DEAR DOCTOR K: How often does my dentist need to take X-rays of my teeth? I’d like to minimize my exposure to radiation.
DEAR READER: Virtually everyone who visits the dentist will have X-rays taken at some point. They are valuable for uncovering problems in places the dentist can’t see with the naked eye. X-ray images can reveal cavities inside and between the teeth. They can show wisdom teeth that have failed to come through the gum, and bone deterioration below the gum line.
Some people worry that getting dental X-rays can cause cancer or birth defects. Today’s dental X-ray machines emit very low levels of radiation. They narrowly focus the X-ray beam so it passes through only your jaw and teeth. And they work fast. These advances all reduce the radiation exposure.
Increasingly, dentists are using digital dental X-rays. These devices store images in electronic files rather than on film. The high-resolution pictures require as little as 10 percent of the amount of radiation needed to create a traditional X-ray image.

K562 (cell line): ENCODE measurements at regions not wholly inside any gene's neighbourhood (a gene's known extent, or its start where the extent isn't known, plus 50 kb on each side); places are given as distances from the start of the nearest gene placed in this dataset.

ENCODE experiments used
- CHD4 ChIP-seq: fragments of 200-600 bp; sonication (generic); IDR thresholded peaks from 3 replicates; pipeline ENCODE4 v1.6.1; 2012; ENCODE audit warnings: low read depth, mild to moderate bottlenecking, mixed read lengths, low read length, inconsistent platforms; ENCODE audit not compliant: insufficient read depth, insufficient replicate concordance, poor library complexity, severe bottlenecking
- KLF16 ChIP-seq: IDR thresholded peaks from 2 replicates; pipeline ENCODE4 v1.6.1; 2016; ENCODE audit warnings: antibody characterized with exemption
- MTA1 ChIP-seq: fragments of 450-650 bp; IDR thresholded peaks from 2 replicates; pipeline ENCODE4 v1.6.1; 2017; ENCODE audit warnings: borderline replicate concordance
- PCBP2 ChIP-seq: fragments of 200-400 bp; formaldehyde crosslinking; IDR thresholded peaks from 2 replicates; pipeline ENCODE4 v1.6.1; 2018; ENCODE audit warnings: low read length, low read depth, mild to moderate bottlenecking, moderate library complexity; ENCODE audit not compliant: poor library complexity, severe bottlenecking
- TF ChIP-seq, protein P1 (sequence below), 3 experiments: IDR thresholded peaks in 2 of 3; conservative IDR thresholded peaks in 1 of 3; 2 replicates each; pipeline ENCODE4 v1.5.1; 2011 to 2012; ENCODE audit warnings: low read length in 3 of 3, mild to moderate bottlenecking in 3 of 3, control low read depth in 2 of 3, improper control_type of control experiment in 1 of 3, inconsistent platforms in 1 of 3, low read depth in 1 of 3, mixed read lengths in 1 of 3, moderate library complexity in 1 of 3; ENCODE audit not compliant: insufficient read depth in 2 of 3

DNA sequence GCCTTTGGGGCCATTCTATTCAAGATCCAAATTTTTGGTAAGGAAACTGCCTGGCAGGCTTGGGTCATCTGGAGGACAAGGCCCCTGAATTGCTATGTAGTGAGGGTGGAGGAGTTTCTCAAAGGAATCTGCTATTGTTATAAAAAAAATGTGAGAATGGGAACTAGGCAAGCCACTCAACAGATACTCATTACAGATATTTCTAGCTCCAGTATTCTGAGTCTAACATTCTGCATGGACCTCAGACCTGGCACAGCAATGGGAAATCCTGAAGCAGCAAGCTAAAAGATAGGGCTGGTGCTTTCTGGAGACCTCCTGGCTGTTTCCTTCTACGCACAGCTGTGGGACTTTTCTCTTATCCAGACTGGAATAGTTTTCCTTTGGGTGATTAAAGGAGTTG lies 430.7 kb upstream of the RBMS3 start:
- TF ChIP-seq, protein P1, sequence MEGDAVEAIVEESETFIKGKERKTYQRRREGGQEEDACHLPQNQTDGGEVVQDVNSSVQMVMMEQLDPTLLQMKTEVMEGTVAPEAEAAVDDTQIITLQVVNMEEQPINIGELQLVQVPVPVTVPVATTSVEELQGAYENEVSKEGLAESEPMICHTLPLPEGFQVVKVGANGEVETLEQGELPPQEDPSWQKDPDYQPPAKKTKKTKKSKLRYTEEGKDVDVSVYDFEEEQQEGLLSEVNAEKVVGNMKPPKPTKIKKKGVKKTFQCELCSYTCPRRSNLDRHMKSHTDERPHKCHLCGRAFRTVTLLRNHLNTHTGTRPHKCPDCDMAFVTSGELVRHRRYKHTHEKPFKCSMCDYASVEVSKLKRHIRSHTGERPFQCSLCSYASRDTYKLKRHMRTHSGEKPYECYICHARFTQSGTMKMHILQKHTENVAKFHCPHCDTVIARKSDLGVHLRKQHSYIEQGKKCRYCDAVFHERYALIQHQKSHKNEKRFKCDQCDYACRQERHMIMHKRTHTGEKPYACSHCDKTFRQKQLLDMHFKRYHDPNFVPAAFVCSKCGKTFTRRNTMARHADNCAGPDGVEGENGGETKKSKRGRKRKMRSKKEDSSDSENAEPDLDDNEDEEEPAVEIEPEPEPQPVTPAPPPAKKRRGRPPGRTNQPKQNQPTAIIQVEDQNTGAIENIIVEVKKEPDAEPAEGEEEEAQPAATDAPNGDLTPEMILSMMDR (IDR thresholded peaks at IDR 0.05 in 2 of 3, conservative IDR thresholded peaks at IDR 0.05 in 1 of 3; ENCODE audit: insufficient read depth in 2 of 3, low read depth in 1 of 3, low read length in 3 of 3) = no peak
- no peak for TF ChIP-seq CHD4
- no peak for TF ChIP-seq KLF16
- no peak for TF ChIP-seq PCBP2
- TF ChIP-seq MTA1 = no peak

Still, as a precaution, your dentist should cover your body with a lead apron when taking X-rays. This prevents up to 94 percent of the radiation from reaching your chest, abdomen and reproductive organs. That virtually eliminates the risk of birth defects, and your risk of cancer − except for your thyroid gland. To shield your thyroid gland, which is located in the front of your neck, you should also wear a lead collar while the X-rays are being taken.
How often you need dental X-rays depends on the state of your dental health. Adults with no oral health problems may get X-rays every two to three years. If you are at high risk for cavities or have a history of advanced gum disease, you may need X-rays more frequently. If you change dentists or see a specialist, bring your X-rays with you. That way, your new dentist won’t need to duplicate the ones you already have.
There’s a lot more to dental checkups than X-rays. Routine checkups also include a professional cleaning and an exam. Professional cleaning rids your teeth of hardened plaque that can build up in hard-to-reach places. Your dentist will examine your mouth, looking for early signs of cavities, gum disease, oral cancer or other dental problems.
For most people, two checkups per year are enough. But if you have special dental issues or are at high risk for them, your dentist may recommend that you come in more often.
X-rays have greatly improved the care your dentist gives you, just as they have improved the care you receive from your doctor. They allow your dentist to see problems that would be otherwise invisible. Like most powerful technologies that can improve our health, they do contain some risks. Fortunately, the machines that take dental X-rays today reduce those risks to almost nothing.